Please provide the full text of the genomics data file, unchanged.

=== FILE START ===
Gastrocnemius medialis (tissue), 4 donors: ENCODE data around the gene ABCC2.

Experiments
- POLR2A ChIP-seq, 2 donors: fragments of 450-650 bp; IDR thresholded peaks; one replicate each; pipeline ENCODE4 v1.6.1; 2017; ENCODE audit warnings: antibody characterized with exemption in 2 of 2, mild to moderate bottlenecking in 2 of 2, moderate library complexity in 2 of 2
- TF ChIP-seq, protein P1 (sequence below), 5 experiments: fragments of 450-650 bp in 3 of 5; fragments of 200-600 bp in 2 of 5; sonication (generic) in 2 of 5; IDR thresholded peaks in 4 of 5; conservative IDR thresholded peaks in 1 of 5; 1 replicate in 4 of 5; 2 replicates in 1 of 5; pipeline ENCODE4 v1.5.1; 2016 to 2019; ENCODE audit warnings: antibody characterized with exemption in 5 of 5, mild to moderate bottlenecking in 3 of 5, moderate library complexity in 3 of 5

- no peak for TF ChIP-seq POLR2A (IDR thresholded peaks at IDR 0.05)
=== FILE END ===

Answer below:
Gastrocnemius medialis (tissue), 4 donors: ENCODE data around the gene ABCC2.

Experiments
- POLR2A ChIP-seq, 2 donors: fragments of 450-650 bp; IDR thresholded peaks; one replicate each; pipeline ENCODE4 v1.6.1; 2017; ENCODE audit warnings: antibody characterized with exemption in 2 of 2, mild to moderate bottlenecking in 2 of 2, moderate library complexity in 2 of 2
- TF ChIP-seq, protein P1 (sequence below), 5 experiments: fragments of 450-650 bp in 3 of 5; fragments of 200-600 bp in 2 of 5; sonication (generic) in 2 of 5; IDR thresholded peaks in 4 of 5; conservative IDR thresholded peaks in 1 of 5; 1 replicate in 4 of 5; 2 replicates in 1 of 5; pipeline ENCODE4 v1.5.1; 2016 to 2019; ENCODE audit warnings: antibody characterized with exemption in 5 of 5, mild to moderate bottlenecking in 3 of 5, moderate library complexity in 3 of 5

- no peak for TF ChIP-seq POLR2A (IDR thresholded peaks at IDR 0.05)